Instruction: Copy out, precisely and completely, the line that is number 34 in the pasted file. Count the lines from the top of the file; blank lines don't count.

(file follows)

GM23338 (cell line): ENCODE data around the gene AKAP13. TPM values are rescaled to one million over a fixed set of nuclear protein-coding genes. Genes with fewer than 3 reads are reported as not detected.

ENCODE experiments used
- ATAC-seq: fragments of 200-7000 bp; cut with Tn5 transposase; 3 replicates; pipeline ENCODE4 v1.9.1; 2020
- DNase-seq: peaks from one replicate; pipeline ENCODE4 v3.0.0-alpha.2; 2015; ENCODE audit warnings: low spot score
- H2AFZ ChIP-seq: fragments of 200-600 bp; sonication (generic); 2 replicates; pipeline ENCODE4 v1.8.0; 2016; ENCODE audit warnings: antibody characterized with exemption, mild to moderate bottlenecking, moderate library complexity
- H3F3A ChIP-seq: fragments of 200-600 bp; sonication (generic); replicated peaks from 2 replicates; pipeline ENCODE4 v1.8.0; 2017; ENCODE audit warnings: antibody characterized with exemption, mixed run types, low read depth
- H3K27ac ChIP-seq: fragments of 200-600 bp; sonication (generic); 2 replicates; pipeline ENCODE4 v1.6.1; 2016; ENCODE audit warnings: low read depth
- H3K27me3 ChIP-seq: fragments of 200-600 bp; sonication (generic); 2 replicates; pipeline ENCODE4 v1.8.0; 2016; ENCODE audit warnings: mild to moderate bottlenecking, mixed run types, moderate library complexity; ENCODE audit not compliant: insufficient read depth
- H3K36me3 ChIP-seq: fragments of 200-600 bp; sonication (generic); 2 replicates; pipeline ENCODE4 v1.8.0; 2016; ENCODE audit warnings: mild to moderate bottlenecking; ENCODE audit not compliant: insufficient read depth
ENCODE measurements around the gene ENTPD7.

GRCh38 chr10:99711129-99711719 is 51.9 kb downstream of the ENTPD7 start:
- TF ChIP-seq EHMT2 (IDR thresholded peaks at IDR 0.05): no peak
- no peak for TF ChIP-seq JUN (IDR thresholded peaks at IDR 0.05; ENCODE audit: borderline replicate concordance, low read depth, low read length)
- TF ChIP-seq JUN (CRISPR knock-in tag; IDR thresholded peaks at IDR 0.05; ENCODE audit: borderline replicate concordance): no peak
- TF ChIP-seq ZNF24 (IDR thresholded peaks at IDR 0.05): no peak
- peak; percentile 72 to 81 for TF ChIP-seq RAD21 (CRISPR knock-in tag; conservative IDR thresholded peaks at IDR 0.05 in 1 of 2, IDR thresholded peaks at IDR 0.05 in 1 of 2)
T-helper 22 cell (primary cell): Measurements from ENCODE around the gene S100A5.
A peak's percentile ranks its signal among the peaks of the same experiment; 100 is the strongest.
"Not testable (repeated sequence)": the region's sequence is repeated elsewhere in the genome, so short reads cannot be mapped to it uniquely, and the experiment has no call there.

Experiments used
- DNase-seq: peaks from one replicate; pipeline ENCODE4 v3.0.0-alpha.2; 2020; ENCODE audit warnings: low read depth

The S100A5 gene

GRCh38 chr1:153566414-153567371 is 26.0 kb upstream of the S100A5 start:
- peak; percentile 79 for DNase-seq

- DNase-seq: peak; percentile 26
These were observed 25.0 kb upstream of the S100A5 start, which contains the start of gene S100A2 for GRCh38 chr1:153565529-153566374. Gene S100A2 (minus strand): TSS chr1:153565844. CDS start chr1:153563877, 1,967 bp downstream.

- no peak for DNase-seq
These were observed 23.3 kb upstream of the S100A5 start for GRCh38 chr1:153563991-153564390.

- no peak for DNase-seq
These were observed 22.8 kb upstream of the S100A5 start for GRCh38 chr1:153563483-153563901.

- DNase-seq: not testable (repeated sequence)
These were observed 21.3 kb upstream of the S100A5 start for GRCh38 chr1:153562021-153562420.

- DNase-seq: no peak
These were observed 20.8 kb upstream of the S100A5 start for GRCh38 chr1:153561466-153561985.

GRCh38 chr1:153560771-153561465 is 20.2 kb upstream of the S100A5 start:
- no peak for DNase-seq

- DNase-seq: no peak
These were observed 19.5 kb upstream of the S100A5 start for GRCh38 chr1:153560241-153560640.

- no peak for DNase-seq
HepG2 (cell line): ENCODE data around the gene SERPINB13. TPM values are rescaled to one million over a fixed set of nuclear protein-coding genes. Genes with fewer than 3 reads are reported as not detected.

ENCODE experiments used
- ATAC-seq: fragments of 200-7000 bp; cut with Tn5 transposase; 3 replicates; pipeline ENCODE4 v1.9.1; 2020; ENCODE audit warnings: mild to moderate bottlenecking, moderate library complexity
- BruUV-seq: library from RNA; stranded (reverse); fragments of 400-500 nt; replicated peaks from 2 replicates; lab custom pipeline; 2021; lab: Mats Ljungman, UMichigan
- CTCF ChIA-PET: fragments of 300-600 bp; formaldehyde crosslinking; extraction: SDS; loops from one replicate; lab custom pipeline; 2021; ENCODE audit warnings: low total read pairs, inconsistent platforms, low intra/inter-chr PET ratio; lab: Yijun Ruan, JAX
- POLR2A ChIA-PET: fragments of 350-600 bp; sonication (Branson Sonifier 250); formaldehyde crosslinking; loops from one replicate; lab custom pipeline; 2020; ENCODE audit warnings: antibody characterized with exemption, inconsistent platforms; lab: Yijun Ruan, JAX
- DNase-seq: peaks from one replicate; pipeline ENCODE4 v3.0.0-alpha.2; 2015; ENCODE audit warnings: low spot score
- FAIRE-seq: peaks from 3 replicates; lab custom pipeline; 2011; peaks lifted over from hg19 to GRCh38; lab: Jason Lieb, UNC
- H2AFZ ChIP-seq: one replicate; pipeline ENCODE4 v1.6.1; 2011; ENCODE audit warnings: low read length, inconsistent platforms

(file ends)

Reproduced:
These were observed 20.8 kb upstream of the S100A5 start for GRCh38 chr1:153561466-153561985.